German police stormed the Iraqi Embassy in Berlin, Tuesday evening, ending a takeover by opponents of Iraqi President Saddam Hussein. The police say the hostage takers were armed with lethal weapons, but there seems to have been no clear motive for the attack, other than publicity.
Before they burst into the Iraqi embassy in Berlin Tuesday, in what they described as a "blood-free" operation, Berlin police in bullet-proof vests waited nervously outside building for more than three hours. They could do nothing without the go-ahead from Baghdad, since the embassy is considered Iraqi soil. Inside, what was then an unknown number of Iraqi dissidents held the embassy's top diplomat and his assistant hostage.
Passers-by had spoken of hearing gunshots, as the five attackers forced their way in to the building in the early hours of Tuesday afternoon. But the hostage-takers themselves, in a statement sent by fax, described their takeover as a "peaceful" action, to draw attention to the Iraqi people's desire for freedom.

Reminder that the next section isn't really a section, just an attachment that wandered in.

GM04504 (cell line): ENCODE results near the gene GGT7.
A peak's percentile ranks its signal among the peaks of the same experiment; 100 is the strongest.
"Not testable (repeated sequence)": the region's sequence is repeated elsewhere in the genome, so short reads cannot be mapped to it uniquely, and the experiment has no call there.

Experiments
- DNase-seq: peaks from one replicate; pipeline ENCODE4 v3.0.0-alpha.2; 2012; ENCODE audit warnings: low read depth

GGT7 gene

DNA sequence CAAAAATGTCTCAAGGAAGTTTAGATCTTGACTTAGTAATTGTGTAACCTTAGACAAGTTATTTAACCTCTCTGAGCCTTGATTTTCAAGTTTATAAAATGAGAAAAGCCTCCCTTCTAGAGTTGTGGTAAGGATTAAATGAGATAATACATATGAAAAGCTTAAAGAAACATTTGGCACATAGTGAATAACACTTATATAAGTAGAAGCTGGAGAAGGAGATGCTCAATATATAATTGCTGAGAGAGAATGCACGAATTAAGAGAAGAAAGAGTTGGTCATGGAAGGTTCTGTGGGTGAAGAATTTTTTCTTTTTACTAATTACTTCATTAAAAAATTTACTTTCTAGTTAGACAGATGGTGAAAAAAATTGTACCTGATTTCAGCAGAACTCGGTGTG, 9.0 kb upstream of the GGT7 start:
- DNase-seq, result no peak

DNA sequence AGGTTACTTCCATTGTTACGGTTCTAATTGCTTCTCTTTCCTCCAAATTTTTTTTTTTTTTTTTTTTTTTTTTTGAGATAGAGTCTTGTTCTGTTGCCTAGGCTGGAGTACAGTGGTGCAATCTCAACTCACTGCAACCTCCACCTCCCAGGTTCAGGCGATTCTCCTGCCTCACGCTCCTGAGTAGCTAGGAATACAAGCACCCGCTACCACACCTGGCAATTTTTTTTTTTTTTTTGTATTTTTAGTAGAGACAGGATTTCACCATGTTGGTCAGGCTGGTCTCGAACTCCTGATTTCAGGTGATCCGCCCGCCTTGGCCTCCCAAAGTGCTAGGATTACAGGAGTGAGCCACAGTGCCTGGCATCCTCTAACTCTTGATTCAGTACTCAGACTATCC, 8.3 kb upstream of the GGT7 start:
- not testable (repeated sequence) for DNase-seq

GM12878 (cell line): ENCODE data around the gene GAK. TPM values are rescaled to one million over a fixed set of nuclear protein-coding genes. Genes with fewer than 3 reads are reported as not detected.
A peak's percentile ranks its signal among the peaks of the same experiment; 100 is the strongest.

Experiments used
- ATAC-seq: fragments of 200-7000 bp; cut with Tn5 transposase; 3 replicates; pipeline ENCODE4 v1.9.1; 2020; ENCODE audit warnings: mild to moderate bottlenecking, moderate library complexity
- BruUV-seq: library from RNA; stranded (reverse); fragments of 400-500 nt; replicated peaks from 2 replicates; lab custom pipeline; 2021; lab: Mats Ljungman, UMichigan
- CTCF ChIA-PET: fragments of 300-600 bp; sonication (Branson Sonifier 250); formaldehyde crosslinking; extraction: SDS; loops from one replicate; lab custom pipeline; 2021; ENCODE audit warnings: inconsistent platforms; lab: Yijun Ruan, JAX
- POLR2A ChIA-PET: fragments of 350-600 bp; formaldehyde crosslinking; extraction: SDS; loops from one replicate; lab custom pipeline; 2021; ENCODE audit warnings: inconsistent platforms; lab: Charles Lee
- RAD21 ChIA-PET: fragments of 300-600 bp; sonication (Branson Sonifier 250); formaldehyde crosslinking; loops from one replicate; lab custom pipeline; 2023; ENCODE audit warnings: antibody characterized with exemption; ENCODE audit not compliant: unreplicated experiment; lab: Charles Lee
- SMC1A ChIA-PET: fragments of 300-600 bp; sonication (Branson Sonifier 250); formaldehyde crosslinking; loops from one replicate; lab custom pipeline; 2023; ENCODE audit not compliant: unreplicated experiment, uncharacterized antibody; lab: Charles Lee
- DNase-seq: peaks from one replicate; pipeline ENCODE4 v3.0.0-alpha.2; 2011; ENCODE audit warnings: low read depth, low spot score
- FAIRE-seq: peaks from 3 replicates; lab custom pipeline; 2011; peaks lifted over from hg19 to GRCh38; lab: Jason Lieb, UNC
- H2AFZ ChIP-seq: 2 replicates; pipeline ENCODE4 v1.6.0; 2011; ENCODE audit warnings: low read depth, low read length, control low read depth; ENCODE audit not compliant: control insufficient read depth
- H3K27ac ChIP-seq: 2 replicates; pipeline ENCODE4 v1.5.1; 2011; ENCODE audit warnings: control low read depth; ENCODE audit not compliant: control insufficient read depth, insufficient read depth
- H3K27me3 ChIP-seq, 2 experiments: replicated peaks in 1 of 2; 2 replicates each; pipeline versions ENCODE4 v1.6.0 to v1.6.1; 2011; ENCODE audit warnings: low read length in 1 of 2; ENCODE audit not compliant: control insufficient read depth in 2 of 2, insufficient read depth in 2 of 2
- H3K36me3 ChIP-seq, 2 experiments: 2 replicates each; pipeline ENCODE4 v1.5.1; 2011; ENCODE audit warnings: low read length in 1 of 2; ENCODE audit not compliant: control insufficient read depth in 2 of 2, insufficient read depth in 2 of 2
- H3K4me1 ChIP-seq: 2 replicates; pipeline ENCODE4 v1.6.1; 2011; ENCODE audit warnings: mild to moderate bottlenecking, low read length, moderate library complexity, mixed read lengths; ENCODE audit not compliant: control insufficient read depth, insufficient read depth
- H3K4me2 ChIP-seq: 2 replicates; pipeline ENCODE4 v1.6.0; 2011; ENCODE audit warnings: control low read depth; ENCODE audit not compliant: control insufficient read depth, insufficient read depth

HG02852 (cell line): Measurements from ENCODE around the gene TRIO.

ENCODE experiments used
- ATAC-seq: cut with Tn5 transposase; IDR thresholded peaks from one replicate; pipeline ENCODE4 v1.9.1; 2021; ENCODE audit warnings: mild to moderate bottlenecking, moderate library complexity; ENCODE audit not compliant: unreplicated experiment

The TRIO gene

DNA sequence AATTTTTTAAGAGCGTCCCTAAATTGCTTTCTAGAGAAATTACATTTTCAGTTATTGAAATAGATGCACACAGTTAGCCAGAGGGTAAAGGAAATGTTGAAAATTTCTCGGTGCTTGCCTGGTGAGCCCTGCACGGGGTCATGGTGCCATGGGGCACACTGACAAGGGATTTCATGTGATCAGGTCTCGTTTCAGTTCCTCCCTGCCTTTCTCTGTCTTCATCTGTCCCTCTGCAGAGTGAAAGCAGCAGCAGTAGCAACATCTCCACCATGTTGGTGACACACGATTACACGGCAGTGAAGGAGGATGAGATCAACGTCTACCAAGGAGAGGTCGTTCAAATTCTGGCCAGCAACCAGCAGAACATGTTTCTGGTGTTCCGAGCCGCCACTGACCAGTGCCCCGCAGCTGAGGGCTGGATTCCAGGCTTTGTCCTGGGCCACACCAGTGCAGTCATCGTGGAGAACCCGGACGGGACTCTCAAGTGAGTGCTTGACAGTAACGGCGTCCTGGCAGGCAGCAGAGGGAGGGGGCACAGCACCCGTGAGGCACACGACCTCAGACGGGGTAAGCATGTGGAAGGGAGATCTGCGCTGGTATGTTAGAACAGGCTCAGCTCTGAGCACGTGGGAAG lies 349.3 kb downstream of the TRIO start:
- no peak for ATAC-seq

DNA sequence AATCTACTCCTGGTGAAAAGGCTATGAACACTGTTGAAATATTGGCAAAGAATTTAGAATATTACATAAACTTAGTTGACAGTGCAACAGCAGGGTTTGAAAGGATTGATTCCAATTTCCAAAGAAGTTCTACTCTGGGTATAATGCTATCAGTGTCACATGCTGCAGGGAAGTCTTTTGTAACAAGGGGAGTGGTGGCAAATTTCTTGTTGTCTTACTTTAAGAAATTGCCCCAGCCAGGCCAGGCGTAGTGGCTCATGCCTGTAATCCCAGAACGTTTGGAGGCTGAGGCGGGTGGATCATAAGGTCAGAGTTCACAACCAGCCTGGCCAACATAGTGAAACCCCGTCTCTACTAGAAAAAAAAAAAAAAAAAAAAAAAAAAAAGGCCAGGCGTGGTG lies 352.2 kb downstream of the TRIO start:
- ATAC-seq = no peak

Although the men holed up inside the building did eventually make contact with the police, they made no demands. They identified themselves as members of a previously unknown group: the "Democratic Iraqi Opposition of Germany" but left outsiders guessing both as to their motives and their strength.
The main Iraqi opposition group in exile, the London-based Iraqi National Congress said it has no ties with the Berlin group. In Washington, officials said the United States was not aware of the group and condemned its attack on the embassy.
In a telephone interview with the Arab satellite broadcaster, Al Jazeera, a person identifying himself as one of the attackers claimed they were not occupying an embassy, but liberating a piece of Iraqi soil. He also said they were taking military action against the Iraqi regime.
Police say the men they arrested inside the embassy were armed with one eight millimeter pistol with live ammunition, two tear gas guns, an electric stun-gun and an ax, which had been used to break down doors and erect barricades within the building.
A police spokesman says it is assumed the shots that were heard came from a tear gas gun. One of two hostages who had been released earlier, shortly after the siege started, had red, irritated eyes.
The police gave no other information about the attackers except to say they were approximately 35 years old. But local media speculated the attack was staged to draw attention to the opposition to Iraqi leader Saddam Hussein.